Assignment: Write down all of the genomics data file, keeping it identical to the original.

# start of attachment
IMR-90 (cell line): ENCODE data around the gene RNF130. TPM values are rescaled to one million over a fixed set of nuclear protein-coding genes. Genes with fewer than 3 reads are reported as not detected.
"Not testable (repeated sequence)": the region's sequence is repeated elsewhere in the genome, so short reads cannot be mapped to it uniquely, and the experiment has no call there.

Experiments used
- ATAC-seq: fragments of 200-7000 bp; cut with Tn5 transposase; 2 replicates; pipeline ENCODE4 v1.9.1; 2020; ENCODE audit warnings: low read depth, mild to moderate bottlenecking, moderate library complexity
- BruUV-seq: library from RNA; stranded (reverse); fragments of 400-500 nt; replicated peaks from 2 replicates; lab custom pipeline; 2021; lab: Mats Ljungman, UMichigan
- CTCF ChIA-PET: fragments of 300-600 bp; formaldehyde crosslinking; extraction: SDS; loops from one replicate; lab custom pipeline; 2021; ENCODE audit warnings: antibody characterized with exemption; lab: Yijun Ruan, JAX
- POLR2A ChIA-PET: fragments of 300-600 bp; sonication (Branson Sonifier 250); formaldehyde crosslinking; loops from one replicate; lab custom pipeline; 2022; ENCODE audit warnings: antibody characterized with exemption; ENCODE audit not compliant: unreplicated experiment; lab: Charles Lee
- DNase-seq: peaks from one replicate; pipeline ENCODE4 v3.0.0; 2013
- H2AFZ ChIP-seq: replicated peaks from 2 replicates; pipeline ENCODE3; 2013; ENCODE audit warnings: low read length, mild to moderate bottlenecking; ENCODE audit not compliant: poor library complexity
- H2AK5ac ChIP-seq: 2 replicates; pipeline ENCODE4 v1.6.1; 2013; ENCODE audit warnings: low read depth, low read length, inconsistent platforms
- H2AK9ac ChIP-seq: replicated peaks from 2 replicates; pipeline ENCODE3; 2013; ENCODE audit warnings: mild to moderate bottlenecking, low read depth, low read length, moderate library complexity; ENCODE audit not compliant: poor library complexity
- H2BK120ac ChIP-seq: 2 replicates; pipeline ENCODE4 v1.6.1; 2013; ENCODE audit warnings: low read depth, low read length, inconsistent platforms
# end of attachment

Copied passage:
IMR-90 (cell line): ENCODE data around the gene RNF130. TPM values are rescaled to one million over a fixed set of nuclear protein-coding genes. Genes with fewer than 3 reads are reported as not detected.
"Not testable (repeated sequence)": the region's sequence is repeated elsewhere in the genome, so short reads cannot be mapped to it uniquely, and the experiment has no call there.

Experiments used
- ATAC-seq: fragments of 200-7000 bp; cut with Tn5 transposase; 2 replicates; pipeline ENCODE4 v1.9.1; 2020; ENCODE audit warnings: low read depth, mild to moderate bottlenecking, moderate library complexity
- BruUV-seq: library from RNA; stranded (reverse); fragments of 400-500 nt; replicated peaks from 2 replicates; lab custom pipeline; 2021; lab: Mats Ljungman, UMichigan
- CTCF ChIA-PET: fragments of 300-600 bp; formaldehyde crosslinking; extraction: SDS; loops from one replicate; lab custom pipeline; 2021; ENCODE audit warnings: antibody characterized with exemption; lab: Yijun Ruan, JAX
- POLR2A ChIA-PET: fragments of 300-600 bp; sonication (Branson Sonifier 250); formaldehyde crosslinking; loops from one replicate; lab custom pipeline; 2022; ENCODE audit warnings: antibody characterized with exemption; ENCODE audit not compliant: unreplicated experiment; lab: Charles Lee
- DNase-seq: peaks from one replicate; pipeline ENCODE4 v3.0.0; 2013
- H2AFZ ChIP-seq: replicated peaks from 2 replicates; pipeline ENCODE3; 2013; ENCODE audit warnings: low read length, mild to moderate bottlenecking; ENCODE audit not compliant: poor library complexity
- H2AK5ac ChIP-seq: 2 replicates; pipeline ENCODE4 v1.6.1; 2013; ENCODE audit warnings: low read depth, low read length, inconsistent platforms
- H2AK9ac ChIP-seq: replicated peaks from 2 replicates; pipeline ENCODE3; 2013; ENCODE audit warnings: mild to moderate bottlenecking, low read depth, low read length, moderate library complexity; ENCODE audit not compliant: poor library complexity
- H2BK120ac ChIP-seq: 2 replicates; pipeline ENCODE4 v1.6.1; 2013; ENCODE audit warnings: low read depth, low read length, inconsistent platforms